The Business Advice Fund is available to help fund consultancy or financial advice for farmers and growers who are struggling with the financial viability of their business. This fund is available for growers hit hard by the recent storms and who now find their business in jeopardy.  It is there to help them make sound decisions for the future of their business. Up to $3000 is available from RSTs with matching funding from their bank giving a total of up to $6,000.  Growers should approach their bank in the first instance to ensure they are supportive of their application.  If they are to apply then they should contact their Rural Support Trust.

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Categories: Top of the South

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EXTENSION OF FEED SUPPORT SERVICES UNTIL 30 JUNE 2021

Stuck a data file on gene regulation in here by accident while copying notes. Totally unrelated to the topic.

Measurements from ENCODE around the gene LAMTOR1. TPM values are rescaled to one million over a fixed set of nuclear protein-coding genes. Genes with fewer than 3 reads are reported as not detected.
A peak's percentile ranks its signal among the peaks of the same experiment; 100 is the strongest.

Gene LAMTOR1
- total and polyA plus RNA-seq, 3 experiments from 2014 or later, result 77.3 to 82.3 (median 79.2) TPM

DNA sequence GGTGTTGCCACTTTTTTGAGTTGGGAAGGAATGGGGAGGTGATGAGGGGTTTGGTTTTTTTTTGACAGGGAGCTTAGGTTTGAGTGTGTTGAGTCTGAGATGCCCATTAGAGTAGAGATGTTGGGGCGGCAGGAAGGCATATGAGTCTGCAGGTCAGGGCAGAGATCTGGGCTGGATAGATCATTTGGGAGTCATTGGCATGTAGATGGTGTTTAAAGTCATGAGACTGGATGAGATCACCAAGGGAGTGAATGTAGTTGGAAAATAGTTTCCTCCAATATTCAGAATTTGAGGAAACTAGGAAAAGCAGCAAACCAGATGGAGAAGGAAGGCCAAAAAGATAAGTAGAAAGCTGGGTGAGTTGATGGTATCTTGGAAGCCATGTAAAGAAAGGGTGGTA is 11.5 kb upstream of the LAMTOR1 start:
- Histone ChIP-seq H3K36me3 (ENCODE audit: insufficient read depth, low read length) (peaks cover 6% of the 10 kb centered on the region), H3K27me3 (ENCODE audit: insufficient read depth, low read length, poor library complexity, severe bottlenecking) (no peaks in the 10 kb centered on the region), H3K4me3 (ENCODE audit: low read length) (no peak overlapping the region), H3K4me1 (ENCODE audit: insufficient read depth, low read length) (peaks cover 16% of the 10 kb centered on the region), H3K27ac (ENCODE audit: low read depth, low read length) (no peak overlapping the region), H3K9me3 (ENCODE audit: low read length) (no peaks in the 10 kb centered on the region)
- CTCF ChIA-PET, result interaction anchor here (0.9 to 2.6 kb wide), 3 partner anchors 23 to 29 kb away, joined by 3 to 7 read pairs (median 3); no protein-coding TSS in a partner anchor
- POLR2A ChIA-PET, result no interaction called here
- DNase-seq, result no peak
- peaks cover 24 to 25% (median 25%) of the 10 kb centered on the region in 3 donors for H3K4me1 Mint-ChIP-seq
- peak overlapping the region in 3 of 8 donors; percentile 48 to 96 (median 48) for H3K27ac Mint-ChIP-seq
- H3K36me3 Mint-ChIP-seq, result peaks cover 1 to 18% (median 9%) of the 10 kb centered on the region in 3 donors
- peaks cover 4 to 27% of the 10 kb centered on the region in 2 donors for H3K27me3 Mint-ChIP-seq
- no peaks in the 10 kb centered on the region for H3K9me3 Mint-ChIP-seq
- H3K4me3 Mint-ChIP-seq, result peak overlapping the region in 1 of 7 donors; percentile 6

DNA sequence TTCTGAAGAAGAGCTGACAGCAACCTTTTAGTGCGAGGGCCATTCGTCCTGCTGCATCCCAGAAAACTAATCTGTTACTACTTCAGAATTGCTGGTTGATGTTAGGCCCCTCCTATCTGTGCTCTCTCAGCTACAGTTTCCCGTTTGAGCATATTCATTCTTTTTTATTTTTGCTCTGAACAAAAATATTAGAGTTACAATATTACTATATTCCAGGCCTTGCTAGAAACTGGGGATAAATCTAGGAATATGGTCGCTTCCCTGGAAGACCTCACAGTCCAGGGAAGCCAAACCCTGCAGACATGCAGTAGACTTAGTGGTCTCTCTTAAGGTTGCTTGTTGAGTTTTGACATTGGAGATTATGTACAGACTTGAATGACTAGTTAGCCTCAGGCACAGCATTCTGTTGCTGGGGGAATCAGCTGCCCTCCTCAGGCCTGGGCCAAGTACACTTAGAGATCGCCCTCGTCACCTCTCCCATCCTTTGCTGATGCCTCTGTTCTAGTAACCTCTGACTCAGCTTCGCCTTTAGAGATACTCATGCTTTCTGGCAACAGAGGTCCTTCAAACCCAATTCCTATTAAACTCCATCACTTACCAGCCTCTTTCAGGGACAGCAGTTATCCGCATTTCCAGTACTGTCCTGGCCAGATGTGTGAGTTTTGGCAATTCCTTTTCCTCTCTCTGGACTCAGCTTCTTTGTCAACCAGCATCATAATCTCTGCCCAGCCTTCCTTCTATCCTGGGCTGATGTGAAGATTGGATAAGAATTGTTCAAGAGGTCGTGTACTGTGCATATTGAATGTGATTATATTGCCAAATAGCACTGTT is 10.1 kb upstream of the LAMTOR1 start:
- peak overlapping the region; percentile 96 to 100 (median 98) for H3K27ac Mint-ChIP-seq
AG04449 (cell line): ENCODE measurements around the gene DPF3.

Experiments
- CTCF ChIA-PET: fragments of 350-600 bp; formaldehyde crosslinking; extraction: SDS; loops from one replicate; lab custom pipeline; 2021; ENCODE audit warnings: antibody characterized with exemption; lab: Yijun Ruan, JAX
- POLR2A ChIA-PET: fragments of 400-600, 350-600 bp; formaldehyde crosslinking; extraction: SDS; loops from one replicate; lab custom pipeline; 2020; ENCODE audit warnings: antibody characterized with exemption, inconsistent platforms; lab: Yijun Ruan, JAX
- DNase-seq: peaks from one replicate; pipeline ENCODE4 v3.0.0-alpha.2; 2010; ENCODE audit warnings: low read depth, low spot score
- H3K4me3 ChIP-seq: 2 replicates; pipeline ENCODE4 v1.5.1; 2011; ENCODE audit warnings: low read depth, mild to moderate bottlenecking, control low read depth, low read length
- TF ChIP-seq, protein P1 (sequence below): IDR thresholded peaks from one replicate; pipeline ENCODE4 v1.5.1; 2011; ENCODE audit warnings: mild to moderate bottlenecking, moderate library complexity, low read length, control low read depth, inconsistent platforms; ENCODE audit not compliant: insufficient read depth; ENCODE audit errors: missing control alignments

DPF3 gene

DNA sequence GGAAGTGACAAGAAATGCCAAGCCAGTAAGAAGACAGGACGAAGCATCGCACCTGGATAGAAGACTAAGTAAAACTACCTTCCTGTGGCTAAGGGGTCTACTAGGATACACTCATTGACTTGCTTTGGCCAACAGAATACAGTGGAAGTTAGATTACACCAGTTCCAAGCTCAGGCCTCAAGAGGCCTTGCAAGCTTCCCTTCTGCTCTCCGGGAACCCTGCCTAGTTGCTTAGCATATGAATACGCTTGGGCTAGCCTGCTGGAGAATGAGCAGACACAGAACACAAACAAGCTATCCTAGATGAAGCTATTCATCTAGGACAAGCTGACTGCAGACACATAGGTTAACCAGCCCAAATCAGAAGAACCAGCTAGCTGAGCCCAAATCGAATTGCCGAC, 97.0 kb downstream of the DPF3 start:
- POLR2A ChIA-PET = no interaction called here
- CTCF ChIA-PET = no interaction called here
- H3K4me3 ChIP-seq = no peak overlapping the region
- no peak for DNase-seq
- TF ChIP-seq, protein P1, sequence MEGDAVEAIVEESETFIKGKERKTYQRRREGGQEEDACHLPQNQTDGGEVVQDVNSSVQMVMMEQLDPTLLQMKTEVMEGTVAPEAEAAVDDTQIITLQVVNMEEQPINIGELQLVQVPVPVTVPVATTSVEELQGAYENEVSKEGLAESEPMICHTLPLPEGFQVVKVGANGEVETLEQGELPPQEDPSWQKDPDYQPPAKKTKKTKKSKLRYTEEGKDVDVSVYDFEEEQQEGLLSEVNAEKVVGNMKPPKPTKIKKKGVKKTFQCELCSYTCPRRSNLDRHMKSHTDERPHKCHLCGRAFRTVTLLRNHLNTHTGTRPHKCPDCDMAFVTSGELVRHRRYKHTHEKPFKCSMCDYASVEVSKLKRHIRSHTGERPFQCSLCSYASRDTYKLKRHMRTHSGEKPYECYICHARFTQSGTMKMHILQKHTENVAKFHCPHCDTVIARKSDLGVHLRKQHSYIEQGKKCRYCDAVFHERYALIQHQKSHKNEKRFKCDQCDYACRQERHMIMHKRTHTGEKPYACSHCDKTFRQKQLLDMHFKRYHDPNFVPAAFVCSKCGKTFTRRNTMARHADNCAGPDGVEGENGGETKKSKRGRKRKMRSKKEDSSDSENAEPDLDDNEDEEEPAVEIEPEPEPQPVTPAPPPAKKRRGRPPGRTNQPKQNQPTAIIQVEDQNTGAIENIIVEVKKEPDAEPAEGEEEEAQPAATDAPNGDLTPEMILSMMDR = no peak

Continued Government support for those in drought affected areas

Monday, December 7, 2020

Author: SarahWhite
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Categories: Top of the South

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Donations

Donations

We are a voluntary Charitable Trust and would welcome your donation to help us continue supporting our Rural Families.

You can make a donation to Waikato-Hauraki-Coromandel Rural Support Trust in the following way:

Bank Transfer:
ANZ Bank 06-0317-0805560-01, ref: Donation

Please email us for a receipt.